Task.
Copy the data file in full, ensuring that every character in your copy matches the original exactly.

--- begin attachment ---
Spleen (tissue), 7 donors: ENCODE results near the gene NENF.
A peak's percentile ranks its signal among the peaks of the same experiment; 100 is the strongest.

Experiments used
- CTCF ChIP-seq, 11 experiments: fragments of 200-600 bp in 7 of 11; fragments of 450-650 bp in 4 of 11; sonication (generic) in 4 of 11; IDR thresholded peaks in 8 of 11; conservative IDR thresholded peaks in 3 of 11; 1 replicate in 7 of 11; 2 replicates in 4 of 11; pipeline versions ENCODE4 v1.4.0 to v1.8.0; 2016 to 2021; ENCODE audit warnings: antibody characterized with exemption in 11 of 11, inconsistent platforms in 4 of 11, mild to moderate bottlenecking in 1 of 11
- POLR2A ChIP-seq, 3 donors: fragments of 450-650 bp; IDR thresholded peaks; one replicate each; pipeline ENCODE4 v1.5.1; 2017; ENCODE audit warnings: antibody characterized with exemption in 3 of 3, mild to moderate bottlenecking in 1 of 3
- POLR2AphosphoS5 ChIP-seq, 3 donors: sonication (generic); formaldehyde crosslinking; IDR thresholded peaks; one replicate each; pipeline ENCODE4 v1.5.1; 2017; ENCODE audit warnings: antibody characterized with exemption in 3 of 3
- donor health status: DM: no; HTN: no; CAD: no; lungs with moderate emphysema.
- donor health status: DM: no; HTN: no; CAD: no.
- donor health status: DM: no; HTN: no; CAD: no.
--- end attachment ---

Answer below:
Spleen (tissue), 7 donors: ENCODE results near the gene NENF.
A peak's percentile ranks its signal among the peaks of the same experiment; 100 is the strongest.

Experiments used
- CTCF ChIP-seq, 11 experiments: fragments of 200-600 bp in 7 of 11; fragments of 450-650 bp in 4 of 11; sonication (generic) in 4 of 11; IDR thresholded peaks in 8 of 11; conservative IDR thresholded peaks in 3 of 11; 1 replicate in 7 of 11; 2 replicates in 4 of 11; pipeline versions ENCODE4 v1.4.0 to v1.8.0; 2016 to 2021; ENCODE audit warnings: antibody characterized with exemption in 11 of 11, inconsistent platforms in 4 of 11, mild to moderate bottlenecking in 1 of 11
- POLR2A ChIP-seq, 3 donors: fragments of 450-650 bp; IDR thresholded peaks; one replicate each; pipeline ENCODE4 v1.5.1; 2017; ENCODE audit warnings: antibody characterized with exemption in 3 of 3, mild to moderate bottlenecking in 1 of 3
- POLR2AphosphoS5 ChIP-seq, 3 donors: sonication (generic); formaldehyde crosslinking; IDR thresholded peaks; one replicate each; pipeline ENCODE4 v1.5.1; 2017; ENCODE audit warnings: antibody characterized with exemption in 3 of 3
- donor health status: DM: no; HTN: no; CAD: no; lungs with moderate emphysema.
- donor health status: DM: no; HTN: no; CAD: no.
- donor health status: DM: no; HTN: no; CAD: no.